Cameroon’s Court of Appeal maintains life sentence on “Ambazonian” Leaders

Cameroon’s Court of Appeal maintains life sentence on “Ambazonian” Leaders

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The Cameroon Anglophone crisis, which has been rocking the Northwest and Southwest regions of Cameroon for about four years now and counting, might have intrigued another era of horror on the nation, after the Appeal Court recently maintained her verdict passed in 2019 on the separatist leaders. The life Imprisonment verdict for the ten leaders of the Ambazonian separatist movement which was passed in 2019 was upheld on Thursday September 17, 2020.

According to Journal du Cameroun, It took just less than twenty five minutes for the court to uphold the sentence. Last year, heavy fines were slammed on the separatist leaders by the Yaoundé Military Tribunal. The ten detained leaders of the Ambazonia separatist movement: Julius Ayuk Tabe, Cornelius Kwanga, Dr Egbe Orock, Barrister Eyambe Ebai, Dr. Fidelis Nde Che, Dr. Kimeng Henry, Dr. Nfor Ngala Nfor, Prof. Augustine Awasum, Barrister Shufai Blaise and Tassang Wilfred were ordered to pay 1.250 billion FCFA to the state as damages and 2.12.5 billion FCFA to the civil party. The detained separatist leaders were accused amongst others of, secession, rebellion, hostility against the fatherland and non-possession of national identity cards. Presiding magistrate Mindjimba Mindjimba wasted no time in upholding the sentence after consulting with the State Prosecutor for any objections.

Stance of Separatist Leaders and Government of Cameroon

The verdict on the separatist leaders describes the intransigent nature of the Cameroon Anglophone Crisis and it’s far reaching consequences. While in jail, the separatist leaders have stood their grounds on complete independence of “Ambazonia” while the government of Cameroon has vehemently refused to dialogue with the separatist leaders, despite all sort of international pressure, as the government insist Cameroon is one and indivisible. Last year, the Government organized a Major National Dialogue which was to make peace and look for a way forward in bringing back peace in the nation. Although this conference went on smoothly, with various stakeholders present, it was considered a sham, as the separatist leaders were not involved and the Northwest and Southwest regions of Cameroon still going through horror after the holding of the dialogue meeting.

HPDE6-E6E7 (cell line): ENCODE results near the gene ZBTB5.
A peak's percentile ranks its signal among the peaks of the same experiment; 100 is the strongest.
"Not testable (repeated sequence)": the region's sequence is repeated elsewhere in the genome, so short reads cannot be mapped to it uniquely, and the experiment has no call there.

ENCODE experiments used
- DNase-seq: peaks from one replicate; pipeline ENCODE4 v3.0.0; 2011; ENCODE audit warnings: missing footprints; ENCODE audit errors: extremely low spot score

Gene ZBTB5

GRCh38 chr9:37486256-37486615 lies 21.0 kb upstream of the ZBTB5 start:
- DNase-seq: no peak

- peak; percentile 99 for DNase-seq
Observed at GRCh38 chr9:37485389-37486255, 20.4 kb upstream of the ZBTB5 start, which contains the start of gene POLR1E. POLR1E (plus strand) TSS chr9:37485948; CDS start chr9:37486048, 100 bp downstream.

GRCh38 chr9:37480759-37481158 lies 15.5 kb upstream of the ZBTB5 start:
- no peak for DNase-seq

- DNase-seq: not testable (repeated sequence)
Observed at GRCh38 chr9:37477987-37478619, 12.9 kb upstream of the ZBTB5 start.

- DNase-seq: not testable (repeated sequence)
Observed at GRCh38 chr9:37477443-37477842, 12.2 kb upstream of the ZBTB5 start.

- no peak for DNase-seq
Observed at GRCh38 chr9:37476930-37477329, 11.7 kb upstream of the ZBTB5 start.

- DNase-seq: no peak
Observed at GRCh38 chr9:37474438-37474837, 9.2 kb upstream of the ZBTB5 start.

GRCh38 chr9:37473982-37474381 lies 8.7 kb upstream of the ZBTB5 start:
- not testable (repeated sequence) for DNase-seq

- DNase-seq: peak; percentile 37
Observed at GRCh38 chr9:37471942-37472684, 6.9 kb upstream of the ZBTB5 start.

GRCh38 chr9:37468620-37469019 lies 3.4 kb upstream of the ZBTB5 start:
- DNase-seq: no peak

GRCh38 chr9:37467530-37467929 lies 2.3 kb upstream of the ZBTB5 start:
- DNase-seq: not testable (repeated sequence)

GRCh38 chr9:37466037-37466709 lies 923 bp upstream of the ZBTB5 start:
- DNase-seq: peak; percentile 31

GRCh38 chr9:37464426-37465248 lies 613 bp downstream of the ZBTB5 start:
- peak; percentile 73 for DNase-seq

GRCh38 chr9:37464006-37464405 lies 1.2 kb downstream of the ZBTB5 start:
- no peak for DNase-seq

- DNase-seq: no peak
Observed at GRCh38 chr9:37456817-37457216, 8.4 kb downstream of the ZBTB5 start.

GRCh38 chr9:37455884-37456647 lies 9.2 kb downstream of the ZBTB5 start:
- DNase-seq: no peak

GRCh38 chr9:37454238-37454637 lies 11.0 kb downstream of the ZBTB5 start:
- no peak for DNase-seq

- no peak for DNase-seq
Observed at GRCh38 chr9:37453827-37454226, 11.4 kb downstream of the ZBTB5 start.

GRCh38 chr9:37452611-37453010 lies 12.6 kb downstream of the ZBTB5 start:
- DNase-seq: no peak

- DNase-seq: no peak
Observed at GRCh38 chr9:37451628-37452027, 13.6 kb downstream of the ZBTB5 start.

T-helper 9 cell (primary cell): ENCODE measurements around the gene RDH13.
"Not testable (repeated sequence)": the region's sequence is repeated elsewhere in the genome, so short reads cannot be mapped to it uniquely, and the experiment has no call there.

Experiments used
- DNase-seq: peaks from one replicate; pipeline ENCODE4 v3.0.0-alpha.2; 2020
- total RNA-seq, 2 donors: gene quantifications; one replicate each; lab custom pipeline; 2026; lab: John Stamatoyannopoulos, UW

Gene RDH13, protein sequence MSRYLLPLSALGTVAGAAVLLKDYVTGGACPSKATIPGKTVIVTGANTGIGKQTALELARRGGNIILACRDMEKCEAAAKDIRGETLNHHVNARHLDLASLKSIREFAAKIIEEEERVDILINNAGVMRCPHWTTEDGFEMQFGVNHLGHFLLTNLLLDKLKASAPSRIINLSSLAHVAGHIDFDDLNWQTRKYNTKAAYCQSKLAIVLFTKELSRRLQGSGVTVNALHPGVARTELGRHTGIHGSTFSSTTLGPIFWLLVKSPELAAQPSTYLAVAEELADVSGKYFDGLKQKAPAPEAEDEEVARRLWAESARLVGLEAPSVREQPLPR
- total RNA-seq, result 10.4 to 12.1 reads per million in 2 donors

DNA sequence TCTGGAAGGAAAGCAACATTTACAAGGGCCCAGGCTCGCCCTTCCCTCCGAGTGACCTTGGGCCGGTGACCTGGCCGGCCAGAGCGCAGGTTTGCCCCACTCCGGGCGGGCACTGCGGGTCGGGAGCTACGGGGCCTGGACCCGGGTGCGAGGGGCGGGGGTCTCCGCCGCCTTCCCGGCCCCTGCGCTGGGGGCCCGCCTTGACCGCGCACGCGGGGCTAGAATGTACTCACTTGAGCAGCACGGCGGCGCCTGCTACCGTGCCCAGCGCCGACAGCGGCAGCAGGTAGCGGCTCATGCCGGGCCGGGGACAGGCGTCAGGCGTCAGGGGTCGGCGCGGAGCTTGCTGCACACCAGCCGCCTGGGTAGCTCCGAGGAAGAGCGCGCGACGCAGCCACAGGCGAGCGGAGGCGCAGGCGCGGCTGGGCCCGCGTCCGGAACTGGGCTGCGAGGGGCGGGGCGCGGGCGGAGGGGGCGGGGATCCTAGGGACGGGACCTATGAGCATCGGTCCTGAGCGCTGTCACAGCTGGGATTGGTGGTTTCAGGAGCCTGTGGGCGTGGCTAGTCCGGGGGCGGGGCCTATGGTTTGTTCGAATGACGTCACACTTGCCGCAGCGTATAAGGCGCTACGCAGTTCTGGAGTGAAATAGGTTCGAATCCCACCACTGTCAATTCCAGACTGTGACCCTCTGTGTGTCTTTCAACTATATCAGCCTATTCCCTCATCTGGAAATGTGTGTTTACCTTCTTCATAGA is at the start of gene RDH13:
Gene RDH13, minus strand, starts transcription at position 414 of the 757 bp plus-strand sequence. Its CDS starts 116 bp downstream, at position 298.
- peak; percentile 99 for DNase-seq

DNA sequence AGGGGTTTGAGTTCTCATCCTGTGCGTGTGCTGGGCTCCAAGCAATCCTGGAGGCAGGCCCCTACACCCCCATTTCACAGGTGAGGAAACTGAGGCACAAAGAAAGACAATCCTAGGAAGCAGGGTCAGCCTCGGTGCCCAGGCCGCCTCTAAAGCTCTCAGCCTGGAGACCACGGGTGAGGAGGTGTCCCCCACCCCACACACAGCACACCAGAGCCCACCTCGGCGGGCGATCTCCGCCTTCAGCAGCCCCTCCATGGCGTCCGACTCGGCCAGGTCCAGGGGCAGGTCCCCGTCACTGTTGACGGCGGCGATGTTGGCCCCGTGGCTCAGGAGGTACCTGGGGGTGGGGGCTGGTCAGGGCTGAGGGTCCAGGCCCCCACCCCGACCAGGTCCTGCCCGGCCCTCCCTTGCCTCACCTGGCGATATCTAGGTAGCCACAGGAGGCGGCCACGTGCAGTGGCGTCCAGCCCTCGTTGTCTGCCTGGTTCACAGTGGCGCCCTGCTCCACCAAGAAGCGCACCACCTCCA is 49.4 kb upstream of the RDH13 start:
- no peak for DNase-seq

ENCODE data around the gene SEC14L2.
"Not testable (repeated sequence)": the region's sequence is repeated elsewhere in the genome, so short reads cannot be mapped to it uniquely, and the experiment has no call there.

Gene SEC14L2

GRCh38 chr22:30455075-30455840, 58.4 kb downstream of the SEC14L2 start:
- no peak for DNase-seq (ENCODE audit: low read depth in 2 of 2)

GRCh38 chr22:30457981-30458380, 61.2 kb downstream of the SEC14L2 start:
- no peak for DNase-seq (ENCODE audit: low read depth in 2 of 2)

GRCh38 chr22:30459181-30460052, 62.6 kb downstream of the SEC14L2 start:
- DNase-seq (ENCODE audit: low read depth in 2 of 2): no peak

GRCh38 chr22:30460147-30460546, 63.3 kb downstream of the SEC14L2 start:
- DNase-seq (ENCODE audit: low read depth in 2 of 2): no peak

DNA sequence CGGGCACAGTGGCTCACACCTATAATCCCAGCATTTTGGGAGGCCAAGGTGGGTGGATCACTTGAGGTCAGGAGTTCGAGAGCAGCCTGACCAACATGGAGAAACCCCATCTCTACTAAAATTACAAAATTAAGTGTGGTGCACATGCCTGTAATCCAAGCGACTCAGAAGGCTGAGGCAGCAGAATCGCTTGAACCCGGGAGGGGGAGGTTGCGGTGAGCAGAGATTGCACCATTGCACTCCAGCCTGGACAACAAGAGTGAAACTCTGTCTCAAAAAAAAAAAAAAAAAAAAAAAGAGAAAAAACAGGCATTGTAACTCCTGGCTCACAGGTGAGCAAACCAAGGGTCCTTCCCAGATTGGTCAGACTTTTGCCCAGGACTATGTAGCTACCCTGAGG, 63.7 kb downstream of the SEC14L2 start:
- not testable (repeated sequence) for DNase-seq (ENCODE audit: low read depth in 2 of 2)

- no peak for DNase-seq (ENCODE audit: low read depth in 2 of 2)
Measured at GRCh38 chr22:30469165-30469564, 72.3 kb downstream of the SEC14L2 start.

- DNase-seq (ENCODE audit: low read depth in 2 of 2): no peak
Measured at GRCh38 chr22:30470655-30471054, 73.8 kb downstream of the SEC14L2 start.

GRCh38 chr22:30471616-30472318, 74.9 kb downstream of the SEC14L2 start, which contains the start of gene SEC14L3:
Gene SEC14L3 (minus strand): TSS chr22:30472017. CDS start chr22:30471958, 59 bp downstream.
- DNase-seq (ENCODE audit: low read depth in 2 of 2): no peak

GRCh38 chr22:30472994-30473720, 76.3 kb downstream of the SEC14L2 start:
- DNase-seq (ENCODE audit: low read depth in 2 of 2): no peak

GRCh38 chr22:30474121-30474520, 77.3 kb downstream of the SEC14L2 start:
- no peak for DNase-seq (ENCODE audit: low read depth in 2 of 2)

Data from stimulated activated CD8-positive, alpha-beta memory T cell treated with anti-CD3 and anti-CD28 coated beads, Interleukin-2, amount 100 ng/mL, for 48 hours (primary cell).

Calls for ceasefire

Despite numerous calls for a ceasefire by national and international bodies, especially that of the United Nations, calling for a global ceasefire because of the Coronavirus pandemic, the Anglophone crisis has only worsened, with random crossfire between the Cameroon military and separatist fighters, which has left many lifeless. Bamenda, a town in the Northwest Region of Cameroon is presently in turmoil as the town is experiencing a curfew. Other towns in the Southwest region of Cameroon still suffer from Kidnapping, beheading and random military raids.

Consequences of the Verdict

The recent stance of the Appeal Court of Cameroon might only worsen the situation in the two English speaking Regions of Cameroon, as most denizens were hoping the separatist leaders will be released and the government organizes a sincere dialogue between the two parties (Separatist and Government). While the separatist leaders are in jail, their counterparts in the diaspora have taken the lead, imposing curfews and continuing the fight for separation.

Adversity of the Anglophone Crisis

In the midst of the Brutal crisis, civilians have been left to pay the price, as they are caught in between two elephants (the Cameroon military and separatist fighters). Most at times they are being molested, kidnapped, beaten and even beheaded. According to Human Rights Watch, Over 3,000 civilians and hundreds of security forces personnel have been killed in the Anglophone regions since 2016, when the crisis started. The unrest in these regions led to the displacement of over half-a-million people. Over 220 villages have been razed according to the Center for Human Right and Democracy in Africa, CHRDA. Worst of all, Government forces and armed separatists have killed, violently assaulted, or kidnapped people with disabilities as they struggled to flee attacks, or because they are left behind.

With the recent verdict by the court, the Cameroonian people remain worried as the Cameroon Government and separatist leaders have preferred dialoguing with the gun. The atmosphere still remains very bleak in the Northwest and Southwest Regions of Cameroon.

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